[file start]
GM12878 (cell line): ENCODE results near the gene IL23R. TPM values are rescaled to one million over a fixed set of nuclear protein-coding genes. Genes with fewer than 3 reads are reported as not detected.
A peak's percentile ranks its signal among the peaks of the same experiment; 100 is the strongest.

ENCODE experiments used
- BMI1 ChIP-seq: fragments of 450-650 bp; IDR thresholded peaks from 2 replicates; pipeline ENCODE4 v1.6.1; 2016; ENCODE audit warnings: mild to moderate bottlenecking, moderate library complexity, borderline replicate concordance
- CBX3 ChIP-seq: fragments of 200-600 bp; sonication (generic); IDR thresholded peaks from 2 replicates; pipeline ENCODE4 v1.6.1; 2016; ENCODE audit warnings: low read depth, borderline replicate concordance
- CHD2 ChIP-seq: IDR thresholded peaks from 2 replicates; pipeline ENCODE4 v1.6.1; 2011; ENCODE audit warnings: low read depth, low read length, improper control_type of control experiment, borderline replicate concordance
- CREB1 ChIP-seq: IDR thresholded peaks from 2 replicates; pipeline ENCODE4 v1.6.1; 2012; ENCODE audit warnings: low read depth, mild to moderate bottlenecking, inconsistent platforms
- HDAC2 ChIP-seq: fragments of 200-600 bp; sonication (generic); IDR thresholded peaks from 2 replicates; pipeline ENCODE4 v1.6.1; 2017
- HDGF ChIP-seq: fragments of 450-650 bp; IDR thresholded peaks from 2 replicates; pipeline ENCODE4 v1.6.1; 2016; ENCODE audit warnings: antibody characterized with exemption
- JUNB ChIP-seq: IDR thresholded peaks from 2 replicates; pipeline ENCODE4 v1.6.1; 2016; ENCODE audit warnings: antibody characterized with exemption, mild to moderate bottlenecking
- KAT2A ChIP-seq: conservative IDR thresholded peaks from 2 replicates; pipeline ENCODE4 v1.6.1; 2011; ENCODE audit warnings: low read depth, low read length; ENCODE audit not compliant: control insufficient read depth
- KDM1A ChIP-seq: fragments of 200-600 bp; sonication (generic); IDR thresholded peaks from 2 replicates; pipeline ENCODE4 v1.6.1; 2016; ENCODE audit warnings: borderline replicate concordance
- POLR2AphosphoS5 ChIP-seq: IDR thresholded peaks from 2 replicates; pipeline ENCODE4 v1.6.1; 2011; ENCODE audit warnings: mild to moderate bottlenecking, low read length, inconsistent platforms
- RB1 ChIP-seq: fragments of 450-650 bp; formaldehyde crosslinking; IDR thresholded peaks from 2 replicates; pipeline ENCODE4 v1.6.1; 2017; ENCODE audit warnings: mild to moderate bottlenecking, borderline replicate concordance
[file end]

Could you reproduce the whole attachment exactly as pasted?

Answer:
GM12878 (cell line): ENCODE results near the gene IL23R. TPM values are rescaled to one million over a fixed set of nuclear protein-coding genes. Genes with fewer than 3 reads are reported as not detected.
A peak's percentile ranks its signal among the peaks of the same experiment; 100 is the strongest.

ENCODE experiments used
- BMI1 ChIP-seq: fragments of 450-650 bp; IDR thresholded peaks from 2 replicates; pipeline ENCODE4 v1.6.1; 2016; ENCODE audit warnings: mild to moderate bottlenecking, moderate library complexity, borderline replicate concordance
- CBX3 ChIP-seq: fragments of 200-600 bp; sonication (generic); IDR thresholded peaks from 2 replicates; pipeline ENCODE4 v1.6.1; 2016; ENCODE audit warnings: low read depth, borderline replicate concordance
- CHD2 ChIP-seq: IDR thresholded peaks from 2 replicates; pipeline ENCODE4 v1.6.1; 2011; ENCODE audit warnings: low read depth, low read length, improper control_type of control experiment, borderline replicate concordance
- CREB1 ChIP-seq: IDR thresholded peaks from 2 replicates; pipeline ENCODE4 v1.6.1; 2012; ENCODE audit warnings: low read depth, mild to moderate bottlenecking, inconsistent platforms
- HDAC2 ChIP-seq: fragments of 200-600 bp; sonication (generic); IDR thresholded peaks from 2 replicates; pipeline ENCODE4 v1.6.1; 2017
- HDGF ChIP-seq: fragments of 450-650 bp; IDR thresholded peaks from 2 replicates; pipeline ENCODE4 v1.6.1; 2016; ENCODE audit warnings: antibody characterized with exemption
- JUNB ChIP-seq: IDR thresholded peaks from 2 replicates; pipeline ENCODE4 v1.6.1; 2016; ENCODE audit warnings: antibody characterized with exemption, mild to moderate bottlenecking
- KAT2A ChIP-seq: conservative IDR thresholded peaks from 2 replicates; pipeline ENCODE4 v1.6.1; 2011; ENCODE audit warnings: low read depth, low read length; ENCODE audit not compliant: control insufficient read depth
- KDM1A ChIP-seq: fragments of 200-600 bp; sonication (generic); IDR thresholded peaks from 2 replicates; pipeline ENCODE4 v1.6.1; 2016; ENCODE audit warnings: borderline replicate concordance
- POLR2AphosphoS5 ChIP-seq: IDR thresholded peaks from 2 replicates; pipeline ENCODE4 v1.6.1; 2011; ENCODE audit warnings: mild to moderate bottlenecking, low read length, inconsistent platforms
- RB1 ChIP-seq: fragments of 450-650 bp; formaldehyde crosslinking; IDR thresholded peaks from 2 replicates; pipeline ENCODE4 v1.6.1; 2017; ENCODE audit warnings: mild to moderate bottlenecking, borderline replicate concordance